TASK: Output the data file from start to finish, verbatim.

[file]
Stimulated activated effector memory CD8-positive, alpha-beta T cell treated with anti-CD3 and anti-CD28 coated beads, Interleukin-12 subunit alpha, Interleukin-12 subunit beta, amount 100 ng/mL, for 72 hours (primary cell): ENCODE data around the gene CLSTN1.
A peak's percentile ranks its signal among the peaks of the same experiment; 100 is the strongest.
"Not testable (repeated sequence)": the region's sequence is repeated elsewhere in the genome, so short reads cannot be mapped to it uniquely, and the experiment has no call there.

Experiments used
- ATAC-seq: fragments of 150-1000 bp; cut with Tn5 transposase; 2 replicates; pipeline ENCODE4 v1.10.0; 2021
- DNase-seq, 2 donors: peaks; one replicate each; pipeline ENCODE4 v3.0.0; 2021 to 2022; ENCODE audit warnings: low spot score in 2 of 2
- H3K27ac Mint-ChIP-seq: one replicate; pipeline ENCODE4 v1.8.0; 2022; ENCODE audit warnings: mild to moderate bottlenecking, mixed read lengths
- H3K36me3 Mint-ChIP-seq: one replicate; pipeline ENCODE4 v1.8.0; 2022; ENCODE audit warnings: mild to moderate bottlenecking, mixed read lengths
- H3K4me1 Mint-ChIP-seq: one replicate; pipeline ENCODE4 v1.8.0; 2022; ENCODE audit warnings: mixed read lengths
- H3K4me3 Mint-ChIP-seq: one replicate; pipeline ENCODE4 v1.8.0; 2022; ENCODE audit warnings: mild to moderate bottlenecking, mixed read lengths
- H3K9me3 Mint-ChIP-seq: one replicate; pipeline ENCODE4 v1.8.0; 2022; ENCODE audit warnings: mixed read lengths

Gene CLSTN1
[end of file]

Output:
Stimulated activated effector memory CD8-positive, alpha-beta T cell treated with anti-CD3 and anti-CD28 coated beads, Interleukin-12 subunit alpha, Interleukin-12 subunit beta, amount 100 ng/mL, for 72 hours (primary cell): ENCODE data around the gene CLSTN1.
A peak's percentile ranks its signal among the peaks of the same experiment; 100 is the strongest.
"Not testable (repeated sequence)": the region's sequence is repeated elsewhere in the genome, so short reads cannot be mapped to it uniquely, and the experiment has no call there.

Experiments used
- ATAC-seq: fragments of 150-1000 bp; cut with Tn5 transposase; 2 replicates; pipeline ENCODE4 v1.10.0; 2021
- DNase-seq, 2 donors: peaks; one replicate each; pipeline ENCODE4 v3.0.0; 2021 to 2022; ENCODE audit warnings: low spot score in 2 of 2
- H3K27ac Mint-ChIP-seq: one replicate; pipeline ENCODE4 v1.8.0; 2022; ENCODE audit warnings: mild to moderate bottlenecking, mixed read lengths
- H3K36me3 Mint-ChIP-seq: one replicate; pipeline ENCODE4 v1.8.0; 2022; ENCODE audit warnings: mild to moderate bottlenecking, mixed read lengths
- H3K4me1 Mint-ChIP-seq: one replicate; pipeline ENCODE4 v1.8.0; 2022; ENCODE audit warnings: mixed read lengths
- H3K4me3 Mint-ChIP-seq: one replicate; pipeline ENCODE4 v1.8.0; 2022; ENCODE audit warnings: mild to moderate bottlenecking, mixed read lengths
- H3K9me3 Mint-ChIP-seq: one replicate; pipeline ENCODE4 v1.8.0; 2022; ENCODE audit warnings: mixed read lengths

Gene CLSTN1